Resignation is not always a good thing. Sometimes it is a very bad thing. You should never be resigned to things continuing wrong, when you may rise and set them right. I dare say, in the Romish Church, there were good men before Luther who were keenly alive to the errors and evils that had crept into it, but who, in despair of making things better, tried sadly to fix their thoughts upon other subjects: who took to illuminating missals, or constructing systems of logic, or cultivating vegetables in the garden of the monastery, or improving the music in the chapel: quietly resigned to evils they judged irremediable. Great reformers have not been resigned men. Luther was not resigned; Howard was not resigned; Fowell Buxton was not resigned; George Stephenson was not resigned. And there is hardly a nobler sight than that of a man who determines that he will NOT make up his mind to the continuance of some great evil: who determines that he will give his life to battling with that evil to the last: who determines that either that evil shall extinguish him, or he shall extinguish it. I reverence the strong, sanguine mind, that resolves to work a revolution to better things, and that is not afraid to hope it can work a revolution. And perhaps, my reader, we should both reverence it all the more that we find in ourselves very little like it. It is a curious thing, and a sad thing, to remark in how many people there is too much resignation. It kills out energy. It is a weak, fretful, unhappy thing. People are reconciled, in a sad sort of way, to the fashion in which things go on. You have seen a poor, slatternly mother, in a way-side cottage, who has observed her little children playing in the road before it, in the way of passing carriages, angrily ordering the little things to come away from their dangerous and dirty play; yet, when the children disobey her, and remain where they were, just saying no more, making no farther effort. You have known a master tell his man-servant to do something about stable or garden, yet, when the servant does not do it, taking no notice: seeing that he has been disobeyed, yet wearily resigned, feeling that there is no use in always fighting. And I do not speak of the not unfrequent cases in which the master, after giving his orders, comes to discover that it is best they should not be carried out, and is very glad to see them disregarded: I mean when he is dissatisfied that what he has directed is not done, and wishes that it were done, and feels worried by the whole affair, yet is so devoid of energy as to rest in a fretful resignation. Sometimes there is a sort of sense as if one had discharged his conscience by making a weak effort in the direction of doing a thing, an effort which had not the slightest chance of being successful. When I was a little boy, many years since, I used to think this; and I was led to thinking it by remarking a singular characteristic in the conduct of a school-companion. In those days, if you were chasing some other boy who had injured or offended you, with the design of retaliation, if you found you could not catch him, by reason of his superior speed, you would have recourse to the following expedient. If your companion was within a little space of you, though a space you felt you could not make less, you would suddenly stick out one of your feet, which would hook round his, and he, stumbling over it, would fall. I trust I am not suggesting a mischievous and dangerous trick to any boy of the present generation. Indeed, I have the firmest belief that existing boys know all we used to know, and possibly more. All this is by way of rendering intelligible what I have to say of my old companion. He was not a good runner. And when another boy gave him a sudden flick with a knotted handkerchief, or the like, he had little chance of catching that other boy. Yet I have often seen him, when chasing another, before finally abandoning the pursuit, stick out his foot in the regular way, though the boy he was chasing was yards beyond his reach. Often did the present writer meditate on that phenomenon, in the days of his boyhood. It appeared curious that it should afford some comfort to the evaded pursuer, to make an offer at upsetting the escaping youth,—an offer which could not possibly be successful. But very often, in after-life, have I beheld in the conduct of grown-up men and women the moral likeness of that futile sticking-out of the foot. I have beheld human beings who lived in houses always untidy and disorderly, or whose affairs were in a horrible confusion and entanglement, who now and then seemed roused to a a feeling that this would not do, who querulously bemoaned their miserable lot, and made some faint and futile attempt to set things right, attempts which never had a chance to succeed, and which ended in nothing. Yet it seemed somehow to pacify the querulous heart. I have known a clergyman, in a parish with a bad population, seem suddenly to waken up to a conviction that he must do something to mend matters, and set agoing some weak little machinery, which could produce no appreciable result, and which came to a stop in a few weeks. Yet that faint offer appeared to discharge the claims of conscience, and after it the clergyman remained long time in a comatose state of unhealthy Resignation. But it is a miserable and a wrong kind of Resignation which dwells in that man who sinks down, beaten and hopeless, in the presence of a recognized evil. Such a man may be in a sense resigned, but, he cannot possibly be content.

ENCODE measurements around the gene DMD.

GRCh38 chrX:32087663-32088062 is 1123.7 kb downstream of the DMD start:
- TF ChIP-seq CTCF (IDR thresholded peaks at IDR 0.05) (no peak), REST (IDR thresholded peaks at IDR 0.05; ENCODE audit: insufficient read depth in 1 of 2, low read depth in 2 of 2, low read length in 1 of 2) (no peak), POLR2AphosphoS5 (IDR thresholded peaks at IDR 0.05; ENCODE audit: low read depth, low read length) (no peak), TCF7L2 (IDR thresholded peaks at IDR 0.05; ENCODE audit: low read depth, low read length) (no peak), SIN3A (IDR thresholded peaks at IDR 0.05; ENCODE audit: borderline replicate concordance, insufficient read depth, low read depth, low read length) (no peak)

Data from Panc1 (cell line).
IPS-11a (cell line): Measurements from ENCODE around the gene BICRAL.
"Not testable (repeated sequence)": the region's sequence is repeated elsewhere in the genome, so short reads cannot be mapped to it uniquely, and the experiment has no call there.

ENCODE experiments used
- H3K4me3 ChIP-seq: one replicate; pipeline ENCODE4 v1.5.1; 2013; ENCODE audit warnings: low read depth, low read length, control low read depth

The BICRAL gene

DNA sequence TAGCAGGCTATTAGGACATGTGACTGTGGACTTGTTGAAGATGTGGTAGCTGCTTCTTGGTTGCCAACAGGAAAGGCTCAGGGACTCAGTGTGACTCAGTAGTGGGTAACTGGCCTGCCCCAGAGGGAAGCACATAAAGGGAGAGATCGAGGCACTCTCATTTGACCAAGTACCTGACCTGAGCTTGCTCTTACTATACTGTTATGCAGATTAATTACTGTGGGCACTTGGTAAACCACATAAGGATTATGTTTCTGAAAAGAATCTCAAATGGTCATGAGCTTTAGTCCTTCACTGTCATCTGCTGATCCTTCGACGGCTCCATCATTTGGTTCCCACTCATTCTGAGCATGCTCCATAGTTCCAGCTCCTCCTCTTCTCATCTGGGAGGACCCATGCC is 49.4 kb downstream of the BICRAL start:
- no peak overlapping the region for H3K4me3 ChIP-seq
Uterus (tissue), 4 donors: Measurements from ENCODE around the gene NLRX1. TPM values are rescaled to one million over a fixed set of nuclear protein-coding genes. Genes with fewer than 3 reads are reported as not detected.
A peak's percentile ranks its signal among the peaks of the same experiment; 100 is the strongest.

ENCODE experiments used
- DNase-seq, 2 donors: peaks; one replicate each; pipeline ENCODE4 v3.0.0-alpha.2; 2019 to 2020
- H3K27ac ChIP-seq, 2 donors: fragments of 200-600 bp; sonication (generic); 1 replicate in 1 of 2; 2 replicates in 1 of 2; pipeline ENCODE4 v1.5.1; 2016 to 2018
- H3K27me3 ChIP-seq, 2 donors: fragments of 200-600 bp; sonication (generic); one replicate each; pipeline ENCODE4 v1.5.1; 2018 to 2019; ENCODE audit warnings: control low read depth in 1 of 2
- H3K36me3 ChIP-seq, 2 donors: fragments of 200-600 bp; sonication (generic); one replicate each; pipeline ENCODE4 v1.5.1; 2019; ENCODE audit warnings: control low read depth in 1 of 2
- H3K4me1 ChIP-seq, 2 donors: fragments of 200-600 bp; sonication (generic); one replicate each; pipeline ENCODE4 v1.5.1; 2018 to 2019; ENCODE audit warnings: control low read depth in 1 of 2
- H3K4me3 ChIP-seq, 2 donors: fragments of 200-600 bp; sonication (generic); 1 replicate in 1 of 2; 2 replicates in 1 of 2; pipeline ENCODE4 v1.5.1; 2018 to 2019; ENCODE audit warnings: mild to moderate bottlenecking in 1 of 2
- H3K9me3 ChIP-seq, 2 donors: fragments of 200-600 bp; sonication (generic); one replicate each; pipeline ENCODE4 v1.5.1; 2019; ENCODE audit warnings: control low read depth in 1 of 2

If you should ever, when you have reached middle age, turn over the diary or the letters you wrote in the hopeful though foolish days when you were eighteen or twenty, you will be aware how quietly and gradually the lesson of Resignation has been taught you. You would have got into a terrible state of excitement, if any one had told you then that you would have to forego your most cherished hopes and wishes of that time; and it would have tried you even more severely to be assured that in not many years you would not care a single straw for the things and the persons who were then uppermost in your mind and heart. What an entirely new set of friends and interests is that which now surrounds you! and how completely the old ones are gone: gone, like the sunsets you remember in the summers of your childhood; gone, like the primroses that grew in the woods where you wandered as a boy! Said my friend Smith to me, a few days ago: "You remember Miss Jones, and all about that? I met her yesterday, after ten years. She is a fat, middle-aged, ordinary-looking woman. What a terrific fool I was!" Smith spoke to me in the confidence of friendship; yet I think he was a little mortified at the heartiness with which I agreed with him on the subject of his former folly. He had got over it completely; and in seeing that he was (at a certain period) a fool, he had come to discern that of which his friends had always been aware. Of course, early interests do not always die out. You remember Dr. Chalmers, and the ridiculous exhibition about the wretched little likeness of an early sweetheart, not seen for forty years, and long since in her grave. You remember the singular way in which he signified his remembrance of her, in his famous and honored age. I don't mean the crying, nor the walking up and down the garden-walk calling her by fine names. I mean the taking out his card: not his carte; you could understand that: but his visiting-card bearing his name, and sticking it behind the portrait with two wafers. Probably it pleased him to do so; and assuredly it did harm to no one else. And we have all heard of the like things. Early affections are sometimes, doubtless, cherished in the memory of the old. But still, more material interests come in, and the old affection is crowded out of its old place in the heart. And so those comparatively fanciful disappointments sit lightly. The romance is gone. The mid-day sun beats down, and there lies the dusty way. When the cantankerous and unamiable mother of Christopher North stopped his marriage with a person at least as respectable as herself, on the ground that the person was not good enough, we are told that the future professor nearly went mad, and that he never quite got over it. But really, judging from his writings and his biography, he bore up under it, after a little, wonderfully well.